CTBA’s issue brief, The Pending FY2016 Fiscal Cliff details the significant—potentially over $12 billion— fiscal shortfall facing the next General Assembly and Governor-elect Bruce Rauner as they work to craft a General Fund budget for Fiscal Year 2016. The issue brief delineates the amount of recurring income tax revenue the state stands to lose when the temporary income tax increases under the Taxpayer Accountability and Budget Stabilization Act of 2011 phase down on January 1, 2015, as well as the worsening of other fiscal pressures that are projected to occur under current law.
Assuming no tax policy changes, if spending on services in FY2016 is held constant in nominal, non-inflation adjusted dollars at FY2015 levels, the state’s accumulated deficit in its General Fund will almost double, increasing from an estimated $6.8 billion in FY2015, to $12.7 billion by the end of FY2016.
The full report is here.
* From the report…
- Posted by Rich Miller
Monday, Dec 22, 2014
* There are those who believe that Treasurer Dan Rutherford believes he will run for something else in the future. Stories like this one, however, aren’t gonna help…
More than 25 nonunion employees in state Treasurer Dan Rutherford’s office got pay increases ranging from 8 percent to 36 percent over the past year.
Rutherford’s office also awarded $88,966 in one-time payments to 35 nonunion employees on Oct. 31. Most were less than $3,000, but former chief of staff Kyle Ham, whose base salary was $125,004, received a $10,000 extra payment. Ham started a new job Dec. 15 as chief executive officer of Bloomington-Normal Economic Development Council. […]
Among employees who didn’t get raises in the past year but who did get one-time payments were Curt Conrad of Springfield, deputy chief of staff, who makes $99,996 annually and got an $8,000 payment, and Bridget Byron of Chicago, chief investment officer. She is paid $114,996 annually and got a $9,200 payment.
His office claims the bonuses and pay hikes were based on “performance … job duty changes and more responsibility.” But some of those folks worked on his campaign.
* And what happened with the union workers this year?…
Prochaska said AFSCME Council 31 represents about 30 workers in the treasurer’s unclaimed property division. The new three-year contract is retroactive to July 1, 2012. Members received lump-sums equivalent to 2.1 percent of salary for each of the first two years and 1.75 percent raises as of July 1. With changes in cost for medical coverage, the members at the treasurer’s office “about break even,” he said.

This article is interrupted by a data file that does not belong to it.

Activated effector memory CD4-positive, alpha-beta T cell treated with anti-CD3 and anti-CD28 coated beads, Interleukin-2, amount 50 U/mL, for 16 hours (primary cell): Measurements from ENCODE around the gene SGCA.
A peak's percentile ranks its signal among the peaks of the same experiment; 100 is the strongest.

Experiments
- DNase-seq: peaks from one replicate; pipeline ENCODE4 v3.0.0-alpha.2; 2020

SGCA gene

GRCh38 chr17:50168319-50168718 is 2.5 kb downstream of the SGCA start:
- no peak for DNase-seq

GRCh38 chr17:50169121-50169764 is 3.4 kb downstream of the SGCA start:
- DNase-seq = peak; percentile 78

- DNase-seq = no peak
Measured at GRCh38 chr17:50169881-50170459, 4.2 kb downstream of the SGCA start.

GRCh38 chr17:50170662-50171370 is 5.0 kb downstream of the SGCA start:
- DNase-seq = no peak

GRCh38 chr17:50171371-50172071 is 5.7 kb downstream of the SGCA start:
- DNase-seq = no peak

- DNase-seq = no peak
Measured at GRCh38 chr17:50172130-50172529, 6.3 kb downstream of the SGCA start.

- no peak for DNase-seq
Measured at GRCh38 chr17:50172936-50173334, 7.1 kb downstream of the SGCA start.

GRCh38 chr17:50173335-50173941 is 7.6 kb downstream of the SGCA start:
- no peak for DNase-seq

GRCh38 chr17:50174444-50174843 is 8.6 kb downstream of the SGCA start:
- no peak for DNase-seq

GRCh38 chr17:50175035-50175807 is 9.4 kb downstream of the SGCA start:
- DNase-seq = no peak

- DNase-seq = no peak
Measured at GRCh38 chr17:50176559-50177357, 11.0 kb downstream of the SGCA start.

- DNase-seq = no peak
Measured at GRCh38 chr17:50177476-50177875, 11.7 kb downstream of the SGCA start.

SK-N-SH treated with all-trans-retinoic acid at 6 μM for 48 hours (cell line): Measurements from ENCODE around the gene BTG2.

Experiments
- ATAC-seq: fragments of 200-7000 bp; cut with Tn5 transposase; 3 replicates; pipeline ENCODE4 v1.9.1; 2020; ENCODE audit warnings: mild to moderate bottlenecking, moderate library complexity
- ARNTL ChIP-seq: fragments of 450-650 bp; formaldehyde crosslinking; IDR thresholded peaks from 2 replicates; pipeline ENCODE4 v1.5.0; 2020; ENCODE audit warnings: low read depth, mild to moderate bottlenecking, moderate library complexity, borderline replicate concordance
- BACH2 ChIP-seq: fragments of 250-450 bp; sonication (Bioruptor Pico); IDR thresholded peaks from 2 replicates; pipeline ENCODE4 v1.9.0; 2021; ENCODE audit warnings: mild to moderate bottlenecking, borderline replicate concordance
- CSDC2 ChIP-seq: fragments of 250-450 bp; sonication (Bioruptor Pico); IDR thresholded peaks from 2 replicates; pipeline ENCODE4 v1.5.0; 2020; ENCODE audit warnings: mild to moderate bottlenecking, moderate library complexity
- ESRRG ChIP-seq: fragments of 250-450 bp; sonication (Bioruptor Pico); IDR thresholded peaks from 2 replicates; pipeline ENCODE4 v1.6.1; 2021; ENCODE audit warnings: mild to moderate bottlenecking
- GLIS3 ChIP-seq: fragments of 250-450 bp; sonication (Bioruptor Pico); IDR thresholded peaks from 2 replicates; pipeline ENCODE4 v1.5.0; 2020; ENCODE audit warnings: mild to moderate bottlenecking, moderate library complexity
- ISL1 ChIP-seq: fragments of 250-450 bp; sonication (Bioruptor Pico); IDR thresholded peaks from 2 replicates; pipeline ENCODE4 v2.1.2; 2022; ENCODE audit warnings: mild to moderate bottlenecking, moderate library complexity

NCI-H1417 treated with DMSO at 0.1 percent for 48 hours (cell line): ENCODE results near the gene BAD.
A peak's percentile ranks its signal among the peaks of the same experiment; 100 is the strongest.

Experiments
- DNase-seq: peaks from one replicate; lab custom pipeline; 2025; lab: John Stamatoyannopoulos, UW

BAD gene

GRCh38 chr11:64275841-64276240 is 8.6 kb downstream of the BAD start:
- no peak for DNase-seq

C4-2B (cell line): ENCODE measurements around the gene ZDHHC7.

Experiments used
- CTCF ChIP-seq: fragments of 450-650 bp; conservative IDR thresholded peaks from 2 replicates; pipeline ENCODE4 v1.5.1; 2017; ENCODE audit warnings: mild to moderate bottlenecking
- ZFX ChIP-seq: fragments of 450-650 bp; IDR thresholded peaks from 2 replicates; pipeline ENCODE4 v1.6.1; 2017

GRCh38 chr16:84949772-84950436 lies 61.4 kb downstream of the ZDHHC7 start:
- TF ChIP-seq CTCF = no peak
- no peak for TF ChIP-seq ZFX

“They would not give these huge increases to management while they were at the bargaining table with us (saying) our request for 2 percent wage increases would not be fiscally responsible,” Prochaska said. “This was this administration’s final opportunity to profiteer off of state government on their way out the door, while the dedicated state employees who have and will continue to perform the actual work serving the public are left behind, literally and financially.”
- Posted by Rich Miller
* From a Southern Illinoisan editorial entitled “Free Advice for Topinka replacement”…
Well, Mr. Governor-Elect, you spoke a lot during the campaign about working “across the aisle” to get things done. Here’s your limited-time, risk-free opportunity to take it out for a spin while short-circuiting Democrats Pat Quinn and AG Lisa Madigan from creating an unnecessary special election two years from now.
Our simple free advice: nominate Sheila Simon to be the state’s next Comptroller.
And to ease the time crunch involved in your transition, we’ve taken the liberty of drafting your appointment speech:
I am today pleased to appoint Sheila Simon to be the next Comptroller of the great state of Illinois. I again commend the accomplishments of the late Judy Baar Topinka and the service she gave to Illinoisans for decades. And, out of respect to Judy and a sense of commitment to our state’s future, nominate the next most capable person to replace her.
Homers to the bitter end.
* From an Ottawa Times editorial entitled “Voters spoke, now here come the budget cuts”…
As most people understand by now, Illinois does not actually have a revenue problem, it has a spending problem. There has never been more money flowing into state coffers. There’s also never been more owed, and demand continues to outstrip supply.[…]
If Rauner has his way, the income tax rate will drop from from 5 percent to 3.75 percent on New Year’s Day.